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Transparent screens make an early splash at CES 2024

As the tech world stands poised on the starting blocks for CES tomorrow, an early theme has emerged in the shape of transparent screens from the likes of Samsung and LG.

Andrew Wooden

January 8, 2024

8 Min Read
CES

There is actually a raft of screen-related announcements being teased by the two Korean firms, but the transparent screens are grabbing the most headlines the day before the show officially opens.

Samsung unveiled its transparent Micro LED displays at a pre-show event, and by way of explaining what the new tech is the firm says in an attached release: “Transparent LEDs are poised to redefine viewing experiences, making the line between content and reality virtually indistinguishable.”

In a nutshell the usual black screen has been replaced by a transparent one which apparently eliminates seams and light refraction. This allows the transparent Micro LED to create a ‘clear, unobstructed picture for various use cases in both homes and B2B environments.’

 It has a modular design that allows users to personalize the shape, size and ratio of screens to fit different spaces. LED chip operation circuits have been directly deposited on the glass which mitigates the loss of brightness experiences with conventional displays, we’re told.

Here’s Samsung’s video showing it off:

LG is also set to present its full lineup of transparent OLEDs, ranging in size from 30, 55, and 77-inch displays. These ones are aimed at creating ‘new shopping experiences’ for retail, and LG says they “achieve a transparency rate high enough to seamlessly replace glass windows, portray accurate colour expression, and provide design flexibility that boosts space utilization.”

“Transparent OLEDs are also suitable for indoor use thanks to their lower heat generation compared to conventional LEDs, while their versatility allows for installation in almost all spaces and interiors such as windows, walls, and floors of various sizes,” further explains the release.

There’s also the LG Signature OLED T for home use, which has been generating a bit of a buzz with the reporting press. There’s not much on the website at the time of writing, but according to reports It’s a 77-inch transparent TV which seems to be more of a tech-showcase than finished, ready to ship product. As well as acting like a regular – if extremely fancy – TV, it seems to also be pitched as a sort of home hub. You can get a sense of it in Cnet’s video from the CES press preview.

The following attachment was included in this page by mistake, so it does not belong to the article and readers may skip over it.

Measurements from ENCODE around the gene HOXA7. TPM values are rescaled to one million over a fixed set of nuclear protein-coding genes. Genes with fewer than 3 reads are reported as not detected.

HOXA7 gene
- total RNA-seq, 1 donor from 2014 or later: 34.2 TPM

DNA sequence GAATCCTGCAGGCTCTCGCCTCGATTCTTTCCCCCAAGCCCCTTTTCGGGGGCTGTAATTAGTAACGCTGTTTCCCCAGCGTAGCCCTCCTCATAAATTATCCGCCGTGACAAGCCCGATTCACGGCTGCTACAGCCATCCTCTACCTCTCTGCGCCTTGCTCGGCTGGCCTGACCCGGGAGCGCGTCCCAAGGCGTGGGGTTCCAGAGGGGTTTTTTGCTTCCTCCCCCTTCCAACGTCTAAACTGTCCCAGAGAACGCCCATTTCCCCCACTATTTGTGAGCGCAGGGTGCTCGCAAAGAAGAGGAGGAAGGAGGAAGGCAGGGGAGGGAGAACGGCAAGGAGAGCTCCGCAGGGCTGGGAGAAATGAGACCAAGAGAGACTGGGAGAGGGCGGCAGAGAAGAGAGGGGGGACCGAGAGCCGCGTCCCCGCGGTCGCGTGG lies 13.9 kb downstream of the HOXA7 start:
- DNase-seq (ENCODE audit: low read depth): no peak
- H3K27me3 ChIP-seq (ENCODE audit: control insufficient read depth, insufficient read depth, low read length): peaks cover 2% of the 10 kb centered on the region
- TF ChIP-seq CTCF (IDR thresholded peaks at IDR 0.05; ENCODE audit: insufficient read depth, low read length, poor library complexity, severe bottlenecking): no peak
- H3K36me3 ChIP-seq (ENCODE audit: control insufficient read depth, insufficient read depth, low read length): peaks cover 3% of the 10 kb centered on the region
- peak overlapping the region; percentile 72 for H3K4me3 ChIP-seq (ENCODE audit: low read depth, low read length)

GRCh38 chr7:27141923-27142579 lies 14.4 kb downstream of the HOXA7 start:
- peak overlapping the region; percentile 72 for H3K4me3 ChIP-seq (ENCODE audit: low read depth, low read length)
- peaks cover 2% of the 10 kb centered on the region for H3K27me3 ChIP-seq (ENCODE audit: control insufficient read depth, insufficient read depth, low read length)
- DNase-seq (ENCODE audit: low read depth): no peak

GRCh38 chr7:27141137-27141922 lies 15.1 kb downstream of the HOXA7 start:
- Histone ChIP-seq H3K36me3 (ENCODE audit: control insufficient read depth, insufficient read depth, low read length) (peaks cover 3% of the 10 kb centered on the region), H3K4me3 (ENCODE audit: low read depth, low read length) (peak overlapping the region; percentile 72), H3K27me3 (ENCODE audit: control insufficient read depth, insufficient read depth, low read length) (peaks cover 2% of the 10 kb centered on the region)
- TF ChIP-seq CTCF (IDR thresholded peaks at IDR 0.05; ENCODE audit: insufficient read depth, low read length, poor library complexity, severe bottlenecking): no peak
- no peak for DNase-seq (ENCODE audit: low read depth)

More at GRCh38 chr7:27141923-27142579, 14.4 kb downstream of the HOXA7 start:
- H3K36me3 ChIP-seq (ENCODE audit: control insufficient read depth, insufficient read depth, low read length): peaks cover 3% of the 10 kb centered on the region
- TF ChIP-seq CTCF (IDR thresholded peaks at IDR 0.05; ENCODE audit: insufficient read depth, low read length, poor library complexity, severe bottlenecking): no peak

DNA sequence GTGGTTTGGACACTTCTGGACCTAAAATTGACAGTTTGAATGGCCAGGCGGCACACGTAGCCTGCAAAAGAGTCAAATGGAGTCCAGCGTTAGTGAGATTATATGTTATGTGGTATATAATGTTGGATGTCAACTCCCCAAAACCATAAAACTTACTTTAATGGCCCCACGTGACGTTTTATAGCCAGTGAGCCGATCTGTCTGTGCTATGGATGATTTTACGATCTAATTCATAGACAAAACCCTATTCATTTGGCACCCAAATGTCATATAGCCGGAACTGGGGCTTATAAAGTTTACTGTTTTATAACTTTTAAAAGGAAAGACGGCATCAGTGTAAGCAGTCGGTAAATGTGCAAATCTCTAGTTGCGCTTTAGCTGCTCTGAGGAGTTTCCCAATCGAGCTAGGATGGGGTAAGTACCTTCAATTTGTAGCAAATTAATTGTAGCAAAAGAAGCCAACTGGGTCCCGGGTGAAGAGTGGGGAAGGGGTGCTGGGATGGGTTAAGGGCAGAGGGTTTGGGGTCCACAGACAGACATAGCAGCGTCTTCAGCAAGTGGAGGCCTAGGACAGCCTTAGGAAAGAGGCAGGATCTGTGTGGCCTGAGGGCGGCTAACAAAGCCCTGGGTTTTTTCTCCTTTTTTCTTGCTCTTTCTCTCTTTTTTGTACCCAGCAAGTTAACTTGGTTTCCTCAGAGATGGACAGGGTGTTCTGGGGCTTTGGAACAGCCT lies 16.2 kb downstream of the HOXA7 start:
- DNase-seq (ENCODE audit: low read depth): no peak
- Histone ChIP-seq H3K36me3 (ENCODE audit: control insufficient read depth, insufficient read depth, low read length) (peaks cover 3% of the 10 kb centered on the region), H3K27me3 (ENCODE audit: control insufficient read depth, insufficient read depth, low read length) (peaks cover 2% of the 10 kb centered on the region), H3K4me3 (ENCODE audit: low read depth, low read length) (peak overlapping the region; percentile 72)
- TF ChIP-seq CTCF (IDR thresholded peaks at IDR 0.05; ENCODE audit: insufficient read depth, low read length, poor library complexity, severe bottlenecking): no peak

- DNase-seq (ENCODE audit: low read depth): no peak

There are a ton of other screen announcements made by Samsung and LG alone aside from anything transparent related, including new 8K and QLED models. Probably the most noteworthy going by the early releases involve either foldable tech or AI integration.

Samsung said it’s preview event served to ‘kick off the AI screen era’ – by which it seems to be referring to a new AI processor which as well as improving picture and sound quality, is supposed to ‘provide consumers with AI-powered features secured by Samsung Knox, focusing on inspiring and empowering individual lifestyles’ – whatever that might mean.

“Now that we are living through the hyperconnected era, it’s no longer just about delivering quality visual experiences. Displays should enhance our lives both on and off the screen,” said SW Yong, President and Head of Visual Display Business at Samsung Electronics. “Samsung’s AI screens, powered by on-device AI technology, are designed to be the centrepiece of users’ homes, connecting all compatible devices to offer users a more flexible and diverse lifestyle.”

Samsung is also going to showing off ‘a new generation of products that can be folded inwards and outwards’, including new monitor-sized OLEDs with both foldable and slidable functions, and the In&Out Flip – a foldable handset with a flip-phone design.

“In&Out Flip is a technology that can provide a new alternative for consumers who prefer bar-shaped smartphones due to the thickness of foldable products,” said a Samsung Display representative. “When folded outwards, both the front and back of the product can be used as a screen, creating a new user experience.”

Foldable phones remain largely in the novelty category of handsets at the moment, so as the show kicks off and we find out more we will have to see if anything emerges that looks like it might make the category more popular.

Big old TVs that are of a price and form factor that would make them seem inconceivable for the mass market have been a staple of CES for years. They can usually be seen as showcase features for new technology like OLED or 3D (which is going back a bit now), which eventually trickle down into more sensibly priced models for consumers.

The transparent screen tech on show this year will probably be in the same vein – while it might not be likely to be flying off the shelves anytime soon, the underlying technology could well provide smartphones as well as TVs and displays with some opportunity for future innovation.

About the Author(s)

Andrew Wooden

Andrew joins Telecoms.com on the back of an extensive career in tech journalism and content strategy.

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